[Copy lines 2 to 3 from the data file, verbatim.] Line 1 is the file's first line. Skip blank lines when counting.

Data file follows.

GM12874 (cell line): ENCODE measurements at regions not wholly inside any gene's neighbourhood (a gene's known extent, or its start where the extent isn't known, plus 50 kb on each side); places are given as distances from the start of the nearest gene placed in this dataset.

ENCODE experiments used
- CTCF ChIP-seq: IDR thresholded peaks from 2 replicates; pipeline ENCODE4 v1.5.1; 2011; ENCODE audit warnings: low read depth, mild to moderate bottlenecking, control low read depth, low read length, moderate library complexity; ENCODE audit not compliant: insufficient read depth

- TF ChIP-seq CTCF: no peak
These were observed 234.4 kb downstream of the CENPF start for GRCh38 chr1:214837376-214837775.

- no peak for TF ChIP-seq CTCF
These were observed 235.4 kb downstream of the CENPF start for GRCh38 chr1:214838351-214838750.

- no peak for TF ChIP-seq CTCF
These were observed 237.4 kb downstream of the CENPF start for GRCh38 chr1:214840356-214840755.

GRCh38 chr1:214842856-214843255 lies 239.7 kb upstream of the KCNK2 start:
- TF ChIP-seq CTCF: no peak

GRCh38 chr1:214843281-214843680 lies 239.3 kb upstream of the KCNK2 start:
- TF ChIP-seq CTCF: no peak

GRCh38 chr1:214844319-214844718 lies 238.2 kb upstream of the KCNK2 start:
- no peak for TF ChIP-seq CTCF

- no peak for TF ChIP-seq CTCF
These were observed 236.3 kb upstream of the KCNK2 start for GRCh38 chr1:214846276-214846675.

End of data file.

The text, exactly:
ENCODE experiments used
- CTCF ChIP-seq: IDR thresholded peaks from 2 replicates; pipeline ENCODE4 v1.5.1; 2011; ENCODE audit warnings: low read depth, mild to moderate bottlenecking, control low read depth, low read length, moderate library complexity; ENCODE audit not compliant: insufficient read depth